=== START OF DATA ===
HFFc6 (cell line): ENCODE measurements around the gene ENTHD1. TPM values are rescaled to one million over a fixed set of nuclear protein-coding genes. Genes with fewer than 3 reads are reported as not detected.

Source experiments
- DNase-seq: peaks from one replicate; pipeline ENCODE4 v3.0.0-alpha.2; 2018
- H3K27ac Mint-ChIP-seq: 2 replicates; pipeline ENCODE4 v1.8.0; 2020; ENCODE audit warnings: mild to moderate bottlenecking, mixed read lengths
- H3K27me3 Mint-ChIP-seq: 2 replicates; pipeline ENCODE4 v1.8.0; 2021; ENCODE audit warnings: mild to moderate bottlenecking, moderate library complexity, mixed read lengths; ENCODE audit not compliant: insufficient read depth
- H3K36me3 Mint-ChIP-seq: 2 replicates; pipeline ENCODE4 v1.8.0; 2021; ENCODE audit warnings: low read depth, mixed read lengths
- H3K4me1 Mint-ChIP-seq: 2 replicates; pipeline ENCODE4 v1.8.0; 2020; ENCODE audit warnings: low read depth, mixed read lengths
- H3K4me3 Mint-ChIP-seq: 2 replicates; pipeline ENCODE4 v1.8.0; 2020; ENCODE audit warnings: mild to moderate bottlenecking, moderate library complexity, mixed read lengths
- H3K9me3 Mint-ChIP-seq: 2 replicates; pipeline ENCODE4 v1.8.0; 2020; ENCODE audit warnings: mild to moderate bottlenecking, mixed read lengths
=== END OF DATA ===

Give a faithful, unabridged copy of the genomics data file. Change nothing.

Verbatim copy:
HFFc6 (cell line): ENCODE measurements around the gene ENTHD1. TPM values are rescaled to one million over a fixed set of nuclear protein-coding genes. Genes with fewer than 3 reads are reported as not detected.

Source experiments
- DNase-seq: peaks from one replicate; pipeline ENCODE4 v3.0.0-alpha.2; 2018
- H3K27ac Mint-ChIP-seq: 2 replicates; pipeline ENCODE4 v1.8.0; 2020; ENCODE audit warnings: mild to moderate bottlenecking, mixed read lengths
- H3K27me3 Mint-ChIP-seq: 2 replicates; pipeline ENCODE4 v1.8.0; 2021; ENCODE audit warnings: mild to moderate bottlenecking, moderate library complexity, mixed read lengths; ENCODE audit not compliant: insufficient read depth
- H3K36me3 Mint-ChIP-seq: 2 replicates; pipeline ENCODE4 v1.8.0; 2021; ENCODE audit warnings: low read depth, mixed read lengths
- H3K4me1 Mint-ChIP-seq: 2 replicates; pipeline ENCODE4 v1.8.0; 2020; ENCODE audit warnings: low read depth, mixed read lengths
- H3K4me3 Mint-ChIP-seq: 2 replicates; pipeline ENCODE4 v1.8.0; 2020; ENCODE audit warnings: mild to moderate bottlenecking, moderate library complexity, mixed read lengths
- H3K9me3 Mint-ChIP-seq: 2 replicates; pipeline ENCODE4 v1.8.0; 2020; ENCODE audit warnings: mild to moderate bottlenecking, mixed read lengths